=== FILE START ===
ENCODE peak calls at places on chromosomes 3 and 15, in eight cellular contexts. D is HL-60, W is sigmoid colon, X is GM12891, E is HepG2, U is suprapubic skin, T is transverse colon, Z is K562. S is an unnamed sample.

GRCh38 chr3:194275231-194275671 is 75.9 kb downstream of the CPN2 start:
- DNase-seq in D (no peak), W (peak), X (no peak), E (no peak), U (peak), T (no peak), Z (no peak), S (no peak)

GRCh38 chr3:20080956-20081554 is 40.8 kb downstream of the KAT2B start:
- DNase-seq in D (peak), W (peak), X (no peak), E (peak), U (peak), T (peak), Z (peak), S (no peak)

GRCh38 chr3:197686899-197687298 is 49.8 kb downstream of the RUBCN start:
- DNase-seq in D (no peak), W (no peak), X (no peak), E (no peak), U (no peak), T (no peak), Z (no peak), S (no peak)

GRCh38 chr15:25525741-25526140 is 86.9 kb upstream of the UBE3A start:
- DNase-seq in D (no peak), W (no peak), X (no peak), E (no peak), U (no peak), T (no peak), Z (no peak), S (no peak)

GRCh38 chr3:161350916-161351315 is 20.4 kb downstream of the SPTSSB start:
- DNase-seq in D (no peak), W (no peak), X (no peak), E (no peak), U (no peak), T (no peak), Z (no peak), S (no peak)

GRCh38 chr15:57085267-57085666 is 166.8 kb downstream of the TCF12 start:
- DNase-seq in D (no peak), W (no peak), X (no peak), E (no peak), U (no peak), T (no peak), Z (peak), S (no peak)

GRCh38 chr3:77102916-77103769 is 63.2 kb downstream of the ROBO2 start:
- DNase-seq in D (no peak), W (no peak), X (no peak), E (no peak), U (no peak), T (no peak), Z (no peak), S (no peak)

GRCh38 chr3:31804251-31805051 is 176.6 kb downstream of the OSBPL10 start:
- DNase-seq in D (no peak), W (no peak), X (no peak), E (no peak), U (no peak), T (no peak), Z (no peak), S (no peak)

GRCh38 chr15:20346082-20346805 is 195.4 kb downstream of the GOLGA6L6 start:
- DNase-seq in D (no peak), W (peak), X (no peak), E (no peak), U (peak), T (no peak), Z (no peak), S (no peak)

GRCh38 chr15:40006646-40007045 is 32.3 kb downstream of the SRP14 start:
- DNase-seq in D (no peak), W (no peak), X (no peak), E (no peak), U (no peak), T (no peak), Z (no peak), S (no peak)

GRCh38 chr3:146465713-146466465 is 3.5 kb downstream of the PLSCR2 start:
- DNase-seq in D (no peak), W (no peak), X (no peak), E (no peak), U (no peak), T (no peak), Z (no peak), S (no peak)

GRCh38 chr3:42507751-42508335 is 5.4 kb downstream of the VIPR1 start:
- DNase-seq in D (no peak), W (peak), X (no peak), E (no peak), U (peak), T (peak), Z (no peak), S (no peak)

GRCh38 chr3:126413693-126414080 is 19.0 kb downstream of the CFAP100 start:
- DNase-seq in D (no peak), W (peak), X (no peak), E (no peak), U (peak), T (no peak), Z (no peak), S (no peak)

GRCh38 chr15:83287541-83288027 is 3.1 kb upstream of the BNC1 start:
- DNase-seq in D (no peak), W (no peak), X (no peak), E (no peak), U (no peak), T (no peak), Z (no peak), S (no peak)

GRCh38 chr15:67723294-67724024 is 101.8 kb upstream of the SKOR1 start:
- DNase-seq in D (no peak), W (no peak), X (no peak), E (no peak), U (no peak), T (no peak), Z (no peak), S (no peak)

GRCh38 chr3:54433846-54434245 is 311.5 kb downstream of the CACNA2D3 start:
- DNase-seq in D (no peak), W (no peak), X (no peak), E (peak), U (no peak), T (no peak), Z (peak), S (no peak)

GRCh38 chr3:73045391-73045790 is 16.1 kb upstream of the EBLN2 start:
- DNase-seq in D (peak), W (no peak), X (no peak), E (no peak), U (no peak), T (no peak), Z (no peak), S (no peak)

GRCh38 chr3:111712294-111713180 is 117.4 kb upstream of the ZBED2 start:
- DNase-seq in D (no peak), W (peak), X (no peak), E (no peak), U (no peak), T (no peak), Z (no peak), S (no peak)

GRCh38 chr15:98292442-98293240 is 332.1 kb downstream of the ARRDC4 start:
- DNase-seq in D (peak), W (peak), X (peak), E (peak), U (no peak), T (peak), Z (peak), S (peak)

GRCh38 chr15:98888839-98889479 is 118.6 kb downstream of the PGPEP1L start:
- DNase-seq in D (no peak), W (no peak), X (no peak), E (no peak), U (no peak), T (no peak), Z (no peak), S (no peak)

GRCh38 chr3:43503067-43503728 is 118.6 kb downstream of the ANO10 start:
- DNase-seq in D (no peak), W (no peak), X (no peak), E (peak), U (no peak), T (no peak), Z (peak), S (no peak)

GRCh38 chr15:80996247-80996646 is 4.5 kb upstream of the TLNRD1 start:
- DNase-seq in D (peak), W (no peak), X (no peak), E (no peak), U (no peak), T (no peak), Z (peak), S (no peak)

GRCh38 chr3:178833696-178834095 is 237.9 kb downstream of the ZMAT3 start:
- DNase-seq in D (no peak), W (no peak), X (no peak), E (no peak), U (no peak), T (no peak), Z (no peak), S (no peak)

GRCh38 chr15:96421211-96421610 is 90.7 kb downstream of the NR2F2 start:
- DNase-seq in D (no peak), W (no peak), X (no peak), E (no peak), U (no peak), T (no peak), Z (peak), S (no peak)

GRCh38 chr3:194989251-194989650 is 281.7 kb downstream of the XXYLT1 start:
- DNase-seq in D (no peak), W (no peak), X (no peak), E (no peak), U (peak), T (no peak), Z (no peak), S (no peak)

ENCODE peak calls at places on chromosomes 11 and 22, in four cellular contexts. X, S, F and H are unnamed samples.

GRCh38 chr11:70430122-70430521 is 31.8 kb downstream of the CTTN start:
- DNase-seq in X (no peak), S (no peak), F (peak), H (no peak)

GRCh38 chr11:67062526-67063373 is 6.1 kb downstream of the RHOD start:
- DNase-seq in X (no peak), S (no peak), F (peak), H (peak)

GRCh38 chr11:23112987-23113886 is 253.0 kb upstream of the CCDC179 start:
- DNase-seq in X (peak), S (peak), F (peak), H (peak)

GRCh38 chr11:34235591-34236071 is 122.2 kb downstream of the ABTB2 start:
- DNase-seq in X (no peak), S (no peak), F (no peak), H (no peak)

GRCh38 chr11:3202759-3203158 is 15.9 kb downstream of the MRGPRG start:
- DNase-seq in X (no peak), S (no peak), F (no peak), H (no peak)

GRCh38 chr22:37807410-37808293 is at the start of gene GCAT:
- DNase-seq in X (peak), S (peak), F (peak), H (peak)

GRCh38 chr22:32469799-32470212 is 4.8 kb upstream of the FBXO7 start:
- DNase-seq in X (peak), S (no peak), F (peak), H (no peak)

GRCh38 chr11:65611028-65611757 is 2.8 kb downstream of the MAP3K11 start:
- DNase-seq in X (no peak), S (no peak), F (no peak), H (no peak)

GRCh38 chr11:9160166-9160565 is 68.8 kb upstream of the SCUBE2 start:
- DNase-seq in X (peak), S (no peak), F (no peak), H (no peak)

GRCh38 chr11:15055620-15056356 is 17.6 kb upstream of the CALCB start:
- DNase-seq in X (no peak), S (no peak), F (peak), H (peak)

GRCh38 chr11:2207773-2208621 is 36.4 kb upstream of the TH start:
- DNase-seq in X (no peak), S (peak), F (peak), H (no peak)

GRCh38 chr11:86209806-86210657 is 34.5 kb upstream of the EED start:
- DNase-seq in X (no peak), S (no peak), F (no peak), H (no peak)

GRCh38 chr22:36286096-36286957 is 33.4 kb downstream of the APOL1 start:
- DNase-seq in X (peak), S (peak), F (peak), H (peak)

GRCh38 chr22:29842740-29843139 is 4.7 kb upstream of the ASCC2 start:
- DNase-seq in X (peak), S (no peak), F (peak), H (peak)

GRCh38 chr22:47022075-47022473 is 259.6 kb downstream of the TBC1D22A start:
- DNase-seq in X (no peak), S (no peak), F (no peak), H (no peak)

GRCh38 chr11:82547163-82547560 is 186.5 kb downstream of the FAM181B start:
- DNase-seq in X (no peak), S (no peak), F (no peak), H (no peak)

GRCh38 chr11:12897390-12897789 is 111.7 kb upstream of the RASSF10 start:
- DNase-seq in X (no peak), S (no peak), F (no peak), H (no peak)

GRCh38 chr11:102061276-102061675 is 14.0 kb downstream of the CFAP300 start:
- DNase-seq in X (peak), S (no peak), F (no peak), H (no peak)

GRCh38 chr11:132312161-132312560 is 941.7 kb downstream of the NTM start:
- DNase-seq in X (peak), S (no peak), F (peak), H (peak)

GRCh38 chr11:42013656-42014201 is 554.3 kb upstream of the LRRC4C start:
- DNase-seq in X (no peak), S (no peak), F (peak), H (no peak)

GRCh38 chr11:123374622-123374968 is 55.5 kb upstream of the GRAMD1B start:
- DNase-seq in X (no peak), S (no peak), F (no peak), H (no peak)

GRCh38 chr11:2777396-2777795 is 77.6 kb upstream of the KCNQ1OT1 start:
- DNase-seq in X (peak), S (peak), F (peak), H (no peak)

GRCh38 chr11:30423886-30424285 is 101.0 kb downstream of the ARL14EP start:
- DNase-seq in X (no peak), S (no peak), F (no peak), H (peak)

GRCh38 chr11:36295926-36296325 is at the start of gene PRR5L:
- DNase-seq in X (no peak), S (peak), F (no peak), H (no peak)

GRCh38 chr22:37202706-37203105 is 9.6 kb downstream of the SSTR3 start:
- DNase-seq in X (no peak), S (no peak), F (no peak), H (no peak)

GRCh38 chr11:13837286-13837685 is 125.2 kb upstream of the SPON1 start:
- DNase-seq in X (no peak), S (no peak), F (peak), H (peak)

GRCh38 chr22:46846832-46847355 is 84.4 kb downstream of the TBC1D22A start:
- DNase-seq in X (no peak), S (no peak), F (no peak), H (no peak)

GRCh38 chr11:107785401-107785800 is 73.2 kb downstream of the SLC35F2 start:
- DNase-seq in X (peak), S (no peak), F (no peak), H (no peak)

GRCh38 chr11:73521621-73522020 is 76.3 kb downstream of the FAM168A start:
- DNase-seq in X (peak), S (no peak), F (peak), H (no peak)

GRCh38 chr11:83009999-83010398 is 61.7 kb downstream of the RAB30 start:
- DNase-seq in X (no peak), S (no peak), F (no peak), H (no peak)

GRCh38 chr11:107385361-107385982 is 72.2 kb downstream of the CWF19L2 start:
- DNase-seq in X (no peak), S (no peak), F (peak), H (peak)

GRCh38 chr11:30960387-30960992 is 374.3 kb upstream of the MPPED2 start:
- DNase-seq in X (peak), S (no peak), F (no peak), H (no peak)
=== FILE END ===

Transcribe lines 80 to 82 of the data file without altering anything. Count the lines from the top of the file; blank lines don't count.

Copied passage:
- DNase-seq in X (peak), S (no peak), F (peak), H (peak)

GRCh38 chr22:47022075-47022473 is 259.6 kb downstream of the TBC1D22A start:
- DNase-seq in X (no peak), S (no peak), F (no peak), H (no peak)